Of interest for On-line teaching in adult education is the idea of using Twitter to communicate in a chat with participants in a course or people who have interests in similar topics. A unique hashtag reference is created for a group. Participants can then join the chat through A set time can be created for synchronize communication with participants and the chat can be moderated.

Dr. Beaudin, et al. has conducted research that shows that Twitter is useful for educators to share content and resources for professional development (Beaudin, L. & Cowie, B. (2014). Educators’ Perceptions of and Practices for Using Social Media for Professional Development. In M. Searson & M. Ochoa (Eds.), Proceedings of Society for Information Technology & Teacher Education International Conference 2014 (pp. 2434-2439). Chesapeake, VA: Association for the Advancement of Computing in Education (AACE)). Twitter was second, only YouTube, as a professional development resource. Twitter can be very useful to break the isolation teachers face in their profession. It is a useful resource for finding information and people. Twitter can be used to simply gather information or it can be used as a sharing platform.

Module 8: Online Assessment Tools

Dr. Lorraine Beaudin identified assessment typically involving four important processes:

  • identifying clear, valid, and appropriate student learning outcomes
  • collecting evidence that those outcomes are being addressed
  • setting the stage for a dialogue to attain a collective interpretation of the data
  • using data to improve both teaching and learning

Perhaps simplistically I think of the basic teaching/learning process involving:

Tell them, show them, let them try it, and give them feedback on how they did.

As a function of the evaluation of how learning was acquired, relative to a goal, teachers typically assess performance on an exam. The exam performance by the students provides teachers feedback on how well the students understood the materials. Teachers use this feedback to adjust their teaching materials and style.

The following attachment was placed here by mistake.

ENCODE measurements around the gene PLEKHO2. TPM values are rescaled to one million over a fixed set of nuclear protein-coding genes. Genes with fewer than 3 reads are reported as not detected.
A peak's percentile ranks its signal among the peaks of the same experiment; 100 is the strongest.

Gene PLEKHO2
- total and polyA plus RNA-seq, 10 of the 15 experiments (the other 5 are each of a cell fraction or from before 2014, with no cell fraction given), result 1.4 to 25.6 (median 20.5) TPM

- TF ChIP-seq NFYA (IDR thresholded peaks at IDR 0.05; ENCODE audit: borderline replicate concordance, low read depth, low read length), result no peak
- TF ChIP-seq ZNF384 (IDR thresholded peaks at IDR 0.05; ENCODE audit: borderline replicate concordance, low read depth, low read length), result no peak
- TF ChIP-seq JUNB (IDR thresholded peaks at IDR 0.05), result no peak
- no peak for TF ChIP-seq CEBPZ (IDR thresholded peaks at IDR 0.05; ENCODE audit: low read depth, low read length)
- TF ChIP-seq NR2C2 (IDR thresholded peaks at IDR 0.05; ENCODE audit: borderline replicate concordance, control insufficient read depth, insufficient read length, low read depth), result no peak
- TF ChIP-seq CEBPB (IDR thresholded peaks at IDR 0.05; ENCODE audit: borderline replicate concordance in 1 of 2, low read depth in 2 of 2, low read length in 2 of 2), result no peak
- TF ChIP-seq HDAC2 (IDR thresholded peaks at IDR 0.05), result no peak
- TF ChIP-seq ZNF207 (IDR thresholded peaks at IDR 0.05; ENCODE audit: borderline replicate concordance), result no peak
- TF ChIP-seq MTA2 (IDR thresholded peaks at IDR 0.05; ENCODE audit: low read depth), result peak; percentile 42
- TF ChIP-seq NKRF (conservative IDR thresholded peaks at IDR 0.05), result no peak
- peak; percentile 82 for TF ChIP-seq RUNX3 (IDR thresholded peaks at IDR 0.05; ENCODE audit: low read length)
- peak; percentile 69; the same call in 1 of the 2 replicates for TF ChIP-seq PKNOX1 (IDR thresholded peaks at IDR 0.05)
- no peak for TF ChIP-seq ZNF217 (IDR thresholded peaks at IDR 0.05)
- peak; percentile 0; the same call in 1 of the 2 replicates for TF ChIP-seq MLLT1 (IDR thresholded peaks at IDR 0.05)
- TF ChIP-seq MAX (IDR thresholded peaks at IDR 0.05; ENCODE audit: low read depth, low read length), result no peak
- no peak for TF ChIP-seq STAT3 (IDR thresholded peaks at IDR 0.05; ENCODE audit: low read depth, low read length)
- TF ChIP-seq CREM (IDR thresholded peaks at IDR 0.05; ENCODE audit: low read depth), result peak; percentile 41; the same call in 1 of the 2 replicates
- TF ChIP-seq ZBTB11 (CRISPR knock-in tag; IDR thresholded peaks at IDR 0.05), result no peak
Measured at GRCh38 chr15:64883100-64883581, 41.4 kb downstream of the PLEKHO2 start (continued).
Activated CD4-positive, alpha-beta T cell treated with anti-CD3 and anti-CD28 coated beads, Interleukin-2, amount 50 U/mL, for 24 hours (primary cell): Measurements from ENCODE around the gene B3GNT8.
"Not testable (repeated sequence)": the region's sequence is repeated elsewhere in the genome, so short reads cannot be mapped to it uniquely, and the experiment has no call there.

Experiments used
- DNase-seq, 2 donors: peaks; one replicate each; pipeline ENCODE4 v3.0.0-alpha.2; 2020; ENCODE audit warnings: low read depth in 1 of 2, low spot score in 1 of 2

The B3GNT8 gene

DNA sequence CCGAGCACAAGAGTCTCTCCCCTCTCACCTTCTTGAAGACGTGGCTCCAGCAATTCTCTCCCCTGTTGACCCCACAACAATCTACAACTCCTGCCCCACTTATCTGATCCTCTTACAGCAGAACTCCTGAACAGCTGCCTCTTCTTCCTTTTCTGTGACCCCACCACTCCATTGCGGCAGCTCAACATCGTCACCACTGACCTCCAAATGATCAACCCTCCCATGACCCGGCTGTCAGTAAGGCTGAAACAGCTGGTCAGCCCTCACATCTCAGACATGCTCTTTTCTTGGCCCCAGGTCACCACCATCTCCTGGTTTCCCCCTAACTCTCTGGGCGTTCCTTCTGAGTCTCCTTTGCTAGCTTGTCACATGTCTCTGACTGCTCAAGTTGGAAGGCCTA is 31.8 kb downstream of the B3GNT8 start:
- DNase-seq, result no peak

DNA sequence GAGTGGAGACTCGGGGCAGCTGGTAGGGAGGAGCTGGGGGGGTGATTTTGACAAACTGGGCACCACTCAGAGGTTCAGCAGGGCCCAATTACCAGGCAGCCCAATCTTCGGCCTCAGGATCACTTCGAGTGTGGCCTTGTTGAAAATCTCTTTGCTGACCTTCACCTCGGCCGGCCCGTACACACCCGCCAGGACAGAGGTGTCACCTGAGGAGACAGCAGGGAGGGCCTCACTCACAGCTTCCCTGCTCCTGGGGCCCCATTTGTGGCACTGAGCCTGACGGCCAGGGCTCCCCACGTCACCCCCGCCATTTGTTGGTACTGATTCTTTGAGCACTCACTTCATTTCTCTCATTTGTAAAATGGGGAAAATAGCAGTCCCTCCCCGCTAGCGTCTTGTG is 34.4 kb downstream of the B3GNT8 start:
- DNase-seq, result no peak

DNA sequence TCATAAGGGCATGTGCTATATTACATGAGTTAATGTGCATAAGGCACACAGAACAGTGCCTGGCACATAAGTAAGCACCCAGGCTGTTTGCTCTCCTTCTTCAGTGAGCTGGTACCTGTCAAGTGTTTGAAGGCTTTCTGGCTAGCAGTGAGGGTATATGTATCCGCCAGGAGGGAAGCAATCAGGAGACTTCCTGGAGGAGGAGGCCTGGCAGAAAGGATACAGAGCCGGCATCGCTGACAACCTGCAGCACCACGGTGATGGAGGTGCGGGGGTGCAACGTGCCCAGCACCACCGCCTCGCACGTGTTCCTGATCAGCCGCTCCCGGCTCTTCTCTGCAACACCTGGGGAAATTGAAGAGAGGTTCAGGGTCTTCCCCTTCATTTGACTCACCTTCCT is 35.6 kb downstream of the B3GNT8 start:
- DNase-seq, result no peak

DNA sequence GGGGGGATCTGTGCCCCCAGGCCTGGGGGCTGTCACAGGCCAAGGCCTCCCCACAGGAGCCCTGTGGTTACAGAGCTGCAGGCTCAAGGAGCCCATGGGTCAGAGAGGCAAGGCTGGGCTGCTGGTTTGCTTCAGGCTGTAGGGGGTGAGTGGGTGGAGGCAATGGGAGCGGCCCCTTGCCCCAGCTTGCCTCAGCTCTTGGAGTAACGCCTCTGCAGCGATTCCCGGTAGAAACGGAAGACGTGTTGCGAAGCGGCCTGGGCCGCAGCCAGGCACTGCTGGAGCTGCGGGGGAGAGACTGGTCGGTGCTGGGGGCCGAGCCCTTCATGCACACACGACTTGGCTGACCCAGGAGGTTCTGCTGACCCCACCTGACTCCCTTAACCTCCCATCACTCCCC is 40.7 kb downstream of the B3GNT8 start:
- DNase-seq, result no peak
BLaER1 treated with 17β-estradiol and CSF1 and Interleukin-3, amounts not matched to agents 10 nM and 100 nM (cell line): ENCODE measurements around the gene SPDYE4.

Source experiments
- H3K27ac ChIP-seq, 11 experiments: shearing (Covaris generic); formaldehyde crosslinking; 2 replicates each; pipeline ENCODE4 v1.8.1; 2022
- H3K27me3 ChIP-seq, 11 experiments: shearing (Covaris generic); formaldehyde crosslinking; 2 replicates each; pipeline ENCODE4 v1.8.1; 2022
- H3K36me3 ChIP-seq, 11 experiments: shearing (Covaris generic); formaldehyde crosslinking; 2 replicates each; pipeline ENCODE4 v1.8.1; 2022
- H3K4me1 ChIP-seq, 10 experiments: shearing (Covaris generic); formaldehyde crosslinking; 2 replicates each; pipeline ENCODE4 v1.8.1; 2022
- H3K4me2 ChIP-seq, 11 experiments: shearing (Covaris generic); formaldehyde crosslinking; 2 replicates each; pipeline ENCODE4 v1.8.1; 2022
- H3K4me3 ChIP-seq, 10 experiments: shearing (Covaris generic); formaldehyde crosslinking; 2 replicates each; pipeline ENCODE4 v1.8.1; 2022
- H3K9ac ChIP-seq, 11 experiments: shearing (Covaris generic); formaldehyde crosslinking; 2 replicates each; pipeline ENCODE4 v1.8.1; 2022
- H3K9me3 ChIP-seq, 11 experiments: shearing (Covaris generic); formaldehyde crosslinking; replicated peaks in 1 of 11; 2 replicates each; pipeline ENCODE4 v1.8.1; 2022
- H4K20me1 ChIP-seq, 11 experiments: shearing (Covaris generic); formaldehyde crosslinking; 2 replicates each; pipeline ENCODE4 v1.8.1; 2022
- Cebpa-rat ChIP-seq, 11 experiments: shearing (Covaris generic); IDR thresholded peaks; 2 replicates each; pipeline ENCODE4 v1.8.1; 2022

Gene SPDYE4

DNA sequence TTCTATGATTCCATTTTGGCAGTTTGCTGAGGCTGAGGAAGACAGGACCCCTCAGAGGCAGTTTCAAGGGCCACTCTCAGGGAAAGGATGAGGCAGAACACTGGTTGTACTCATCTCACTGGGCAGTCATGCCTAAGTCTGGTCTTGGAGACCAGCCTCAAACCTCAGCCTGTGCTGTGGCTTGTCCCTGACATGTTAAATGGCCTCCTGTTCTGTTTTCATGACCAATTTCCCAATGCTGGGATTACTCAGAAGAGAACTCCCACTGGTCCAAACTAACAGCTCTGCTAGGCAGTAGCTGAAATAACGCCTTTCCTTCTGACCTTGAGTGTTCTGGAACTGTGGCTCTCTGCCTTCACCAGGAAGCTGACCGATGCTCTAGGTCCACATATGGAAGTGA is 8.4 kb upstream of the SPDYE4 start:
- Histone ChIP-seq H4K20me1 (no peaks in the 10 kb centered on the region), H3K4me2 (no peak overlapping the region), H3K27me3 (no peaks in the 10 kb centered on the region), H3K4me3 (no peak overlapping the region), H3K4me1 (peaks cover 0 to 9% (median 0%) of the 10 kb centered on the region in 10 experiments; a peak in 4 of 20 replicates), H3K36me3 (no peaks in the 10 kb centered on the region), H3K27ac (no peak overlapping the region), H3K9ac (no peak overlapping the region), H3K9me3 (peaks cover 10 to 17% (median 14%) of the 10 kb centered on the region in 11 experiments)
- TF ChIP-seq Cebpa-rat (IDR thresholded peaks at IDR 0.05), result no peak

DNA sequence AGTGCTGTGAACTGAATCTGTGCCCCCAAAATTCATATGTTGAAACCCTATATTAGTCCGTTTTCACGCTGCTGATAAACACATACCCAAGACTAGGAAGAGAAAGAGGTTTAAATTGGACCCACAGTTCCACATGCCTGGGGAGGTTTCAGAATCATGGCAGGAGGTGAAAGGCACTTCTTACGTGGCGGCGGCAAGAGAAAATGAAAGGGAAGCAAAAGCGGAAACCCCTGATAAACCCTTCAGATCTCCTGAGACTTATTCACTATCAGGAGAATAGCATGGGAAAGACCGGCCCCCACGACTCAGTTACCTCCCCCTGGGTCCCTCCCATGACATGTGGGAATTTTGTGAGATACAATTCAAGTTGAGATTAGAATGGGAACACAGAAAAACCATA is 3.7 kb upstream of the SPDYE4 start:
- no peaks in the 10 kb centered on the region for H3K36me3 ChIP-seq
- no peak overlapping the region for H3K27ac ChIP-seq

As Dr. Beaudin points out, “the concept of learning-centered teaching involves the effective use of both formative (assessment for learning) and summative (assessment of learning) assessment”. The use of on-line tools both “for and of” learning can provide teachers with feedback not just after the instruction but also during the instruction. One tool that can be used during the learning process is the use of what appears to be gaming. Games come in a large variety of forms and the line between a thumb dexterity activity and a thinking activity can be unclear at a cursory glance. Chess looks like a thinking game and PacMan looks like a dexterity game. The game category I see as most valuable in education is simulations. Most often simulations are representations of real world situations or have a basis in something that reflects our ideas of the world. Simulation building can be evaluated based on a learning objective.